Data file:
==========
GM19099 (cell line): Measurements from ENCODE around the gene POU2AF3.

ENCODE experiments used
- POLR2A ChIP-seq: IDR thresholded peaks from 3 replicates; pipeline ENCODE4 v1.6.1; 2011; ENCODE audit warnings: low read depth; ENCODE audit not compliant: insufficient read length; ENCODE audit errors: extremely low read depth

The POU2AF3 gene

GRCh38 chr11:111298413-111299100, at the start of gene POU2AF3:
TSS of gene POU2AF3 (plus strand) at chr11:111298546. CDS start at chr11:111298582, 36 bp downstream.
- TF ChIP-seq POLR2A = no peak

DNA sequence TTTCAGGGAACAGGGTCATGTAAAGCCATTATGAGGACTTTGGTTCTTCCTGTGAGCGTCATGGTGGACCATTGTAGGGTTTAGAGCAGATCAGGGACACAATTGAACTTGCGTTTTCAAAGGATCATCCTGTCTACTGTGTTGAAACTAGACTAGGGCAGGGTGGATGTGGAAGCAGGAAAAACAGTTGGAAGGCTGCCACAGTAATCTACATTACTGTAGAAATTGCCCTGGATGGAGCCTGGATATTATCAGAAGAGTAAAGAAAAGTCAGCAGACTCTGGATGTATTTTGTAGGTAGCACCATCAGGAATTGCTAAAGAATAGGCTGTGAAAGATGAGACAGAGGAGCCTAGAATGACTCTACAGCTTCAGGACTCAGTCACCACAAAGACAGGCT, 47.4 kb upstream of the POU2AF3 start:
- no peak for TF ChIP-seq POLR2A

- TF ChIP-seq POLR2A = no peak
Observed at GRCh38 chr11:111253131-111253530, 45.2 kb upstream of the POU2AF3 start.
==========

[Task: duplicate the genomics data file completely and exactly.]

GM19099 (cell line): Measurements from ENCODE around the gene POU2AF3.

ENCODE experiments used
- POLR2A ChIP-seq: IDR thresholded peaks from 3 replicates; pipeline ENCODE4 v1.6.1; 2011; ENCODE audit warnings: low read depth; ENCODE audit not compliant: insufficient read length; ENCODE audit errors: extremely low read depth

The POU2AF3 gene

GRCh38 chr11:111298413-111299100, at the start of gene POU2AF3:
TSS of gene POU2AF3 (plus strand) at chr11:111298546. CDS start at chr11:111298582, 36 bp downstream.
- TF ChIP-seq POLR2A = no peak

DNA sequence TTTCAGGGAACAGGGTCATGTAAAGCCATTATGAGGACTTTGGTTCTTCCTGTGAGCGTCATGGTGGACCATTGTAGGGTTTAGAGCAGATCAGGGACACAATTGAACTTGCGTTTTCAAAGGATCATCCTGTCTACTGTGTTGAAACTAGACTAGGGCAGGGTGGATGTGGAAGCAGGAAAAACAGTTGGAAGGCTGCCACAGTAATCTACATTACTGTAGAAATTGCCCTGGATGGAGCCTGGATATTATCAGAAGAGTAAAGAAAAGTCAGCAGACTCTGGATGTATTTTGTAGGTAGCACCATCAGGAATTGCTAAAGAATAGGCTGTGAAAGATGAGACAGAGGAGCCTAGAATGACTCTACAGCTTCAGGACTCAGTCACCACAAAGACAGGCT, 47.4 kb upstream of the POU2AF3 start:
- no peak for TF ChIP-seq POLR2A

- TF ChIP-seq POLR2A = no peak
Observed at GRCh38 chr11:111253131-111253530, 45.2 kb upstream of the POU2AF3 start.